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Why Bengals Keith Rivers Deserves A Fair Shake

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Taking it upon himself to show how the draft is more fluid about the future of players drafted into the NFL, ESPN's Ricky Reilly redrafts the first round of the 2006, 2007 and 2008 NFL Drafts. The idea is simple, with knowledge of their careers in the NFL at hand, Reilly runs through the first round selections and places where the player should have been drafted. Not location, but slotted. The team that drafted a certain player actually held no bearing on his list whatsoever. For example, Cincinnati's Johnathan Joseph was drafted 24th overall in the 2006 NFL Draft. In Reilly's redraft, he has Joseph selected 14th overall. Same thing with Leon Hall, originally selected 18th overall, Hall goes 13th according to Reilly's redraft in the 2007 NFL Draft.

The Bengals ninth overall selection in the 2008 NFL Draft Keith Rivers wasn't viewed as impressive in the complicated mind of Reilly, who has Rivers going 87th overall. Really? Let's talk about this one.

Rivers is often promoted as a disappointment in various circles, largely due to inflated expectations that were simply unattainable in some minds. With two career interceptions, two quarterback sacks and a forced fumble, Rivers hasn't been the game-changing play-maker many fans had hoped. Additionally, injuries have hurt Rivers, who hasn't played a full 16-game schedule during any given season, missing 13 of 48 games in his career.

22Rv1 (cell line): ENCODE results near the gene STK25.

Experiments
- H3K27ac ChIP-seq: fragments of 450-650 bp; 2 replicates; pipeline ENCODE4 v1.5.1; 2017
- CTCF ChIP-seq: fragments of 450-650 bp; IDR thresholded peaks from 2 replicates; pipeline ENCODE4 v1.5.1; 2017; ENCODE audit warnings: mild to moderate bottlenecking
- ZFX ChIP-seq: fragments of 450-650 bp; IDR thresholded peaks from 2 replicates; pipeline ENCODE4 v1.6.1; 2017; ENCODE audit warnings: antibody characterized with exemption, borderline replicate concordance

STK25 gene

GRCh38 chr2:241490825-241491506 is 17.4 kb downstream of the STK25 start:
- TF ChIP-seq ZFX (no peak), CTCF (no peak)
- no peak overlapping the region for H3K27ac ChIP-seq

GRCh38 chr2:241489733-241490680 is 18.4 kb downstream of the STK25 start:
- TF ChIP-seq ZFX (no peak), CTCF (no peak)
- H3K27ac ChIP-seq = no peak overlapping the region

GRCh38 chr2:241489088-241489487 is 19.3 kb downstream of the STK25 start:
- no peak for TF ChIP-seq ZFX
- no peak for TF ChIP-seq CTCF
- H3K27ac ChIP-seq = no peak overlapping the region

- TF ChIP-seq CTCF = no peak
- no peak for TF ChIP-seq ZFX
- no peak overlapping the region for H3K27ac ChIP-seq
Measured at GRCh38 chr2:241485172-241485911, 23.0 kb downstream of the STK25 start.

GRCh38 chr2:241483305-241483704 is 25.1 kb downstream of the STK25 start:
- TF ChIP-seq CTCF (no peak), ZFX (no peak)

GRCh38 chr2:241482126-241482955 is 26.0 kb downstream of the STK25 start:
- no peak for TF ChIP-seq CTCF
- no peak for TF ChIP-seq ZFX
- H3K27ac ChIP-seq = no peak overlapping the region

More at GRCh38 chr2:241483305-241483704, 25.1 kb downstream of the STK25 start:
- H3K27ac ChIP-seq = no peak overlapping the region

At the same time, he's been solid as a defensive contributor, specifically against the run.

Rivers finished second on the team in tackles in each of the past two seasons, posting 85 stops in 2010 and 101 tackles in 2009. The only reason that his total number of tackles hasn't reached led the team is because Dhani Jones posted 302 tackles in the past two seasons. And well, middle linebackers that play all three downs tends to have a higher number whereas Rivers was often substituted with Brandon Johnson during obvious passing situations. And during Rivers' seven-game stint during his rookie season, he posted back-to-back 11-tackle games against the Ravens and Titans to begin his career.

Pro Football Focus agrees, listing Rivers as the team's best linebacker in 2009 and second-best in 2010 behind Rey Maualuga, often noting his rush defense.

Alright. We mostly agree that Rivers simply isn't a game-changer. But like Maualuga, Carlos Dunlap, Leon Hall, Johnathan Joseph, Pat Sims and Geno Atkins (among others), Rivers is a young foundation player on this defense. Will he sack quarterbacks and force fumbles. History suggests not so much. Will he single-handedly force a turnover on third down, intercepting a pass during a ten-play drive to prevent that opposition from scoring? We don't see it as much.

But this defense isn't simply a collection of one player. The league's fourth ranked defense in 2009 was successful, not because of any one player, rather the combination of all players playing well. A defense that works symbiotically. A pass rush will feature the cornerbacks. The cornerbacks will feature the pass rush. The defensive line will feature the linebackers. So forth and so on. That largely happened in 2009 while we missed a lot of that in 2010.

This defense has to work symbiotically for them to be successful. And that's where Rivers best fits.